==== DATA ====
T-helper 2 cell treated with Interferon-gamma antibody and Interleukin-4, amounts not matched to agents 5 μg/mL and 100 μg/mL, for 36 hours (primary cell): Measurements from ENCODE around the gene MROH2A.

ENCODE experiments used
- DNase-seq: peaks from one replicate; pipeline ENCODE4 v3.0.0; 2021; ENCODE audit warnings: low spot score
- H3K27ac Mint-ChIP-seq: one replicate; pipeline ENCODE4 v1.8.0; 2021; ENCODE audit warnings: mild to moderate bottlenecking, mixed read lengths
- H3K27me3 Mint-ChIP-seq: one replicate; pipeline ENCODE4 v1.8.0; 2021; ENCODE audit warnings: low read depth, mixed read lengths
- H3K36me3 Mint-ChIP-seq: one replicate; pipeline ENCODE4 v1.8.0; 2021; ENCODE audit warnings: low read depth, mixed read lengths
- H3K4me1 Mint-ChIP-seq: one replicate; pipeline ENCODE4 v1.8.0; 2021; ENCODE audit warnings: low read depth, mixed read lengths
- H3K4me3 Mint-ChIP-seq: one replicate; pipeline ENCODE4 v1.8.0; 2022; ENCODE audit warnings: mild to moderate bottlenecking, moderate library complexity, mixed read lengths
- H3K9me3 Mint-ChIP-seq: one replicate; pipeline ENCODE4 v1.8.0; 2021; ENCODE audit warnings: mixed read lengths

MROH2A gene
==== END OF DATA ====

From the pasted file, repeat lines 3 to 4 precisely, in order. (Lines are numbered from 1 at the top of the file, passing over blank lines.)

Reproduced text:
- DNase-seq: peaks from one replicate; pipeline ENCODE4 v3.0.0; 2021; ENCODE audit warnings: low spot score
- H3K27ac Mint-ChIP-seq: one replicate; pipeline ENCODE4 v1.8.0; 2021; ENCODE audit warnings: mild to moderate bottlenecking, mixed read lengths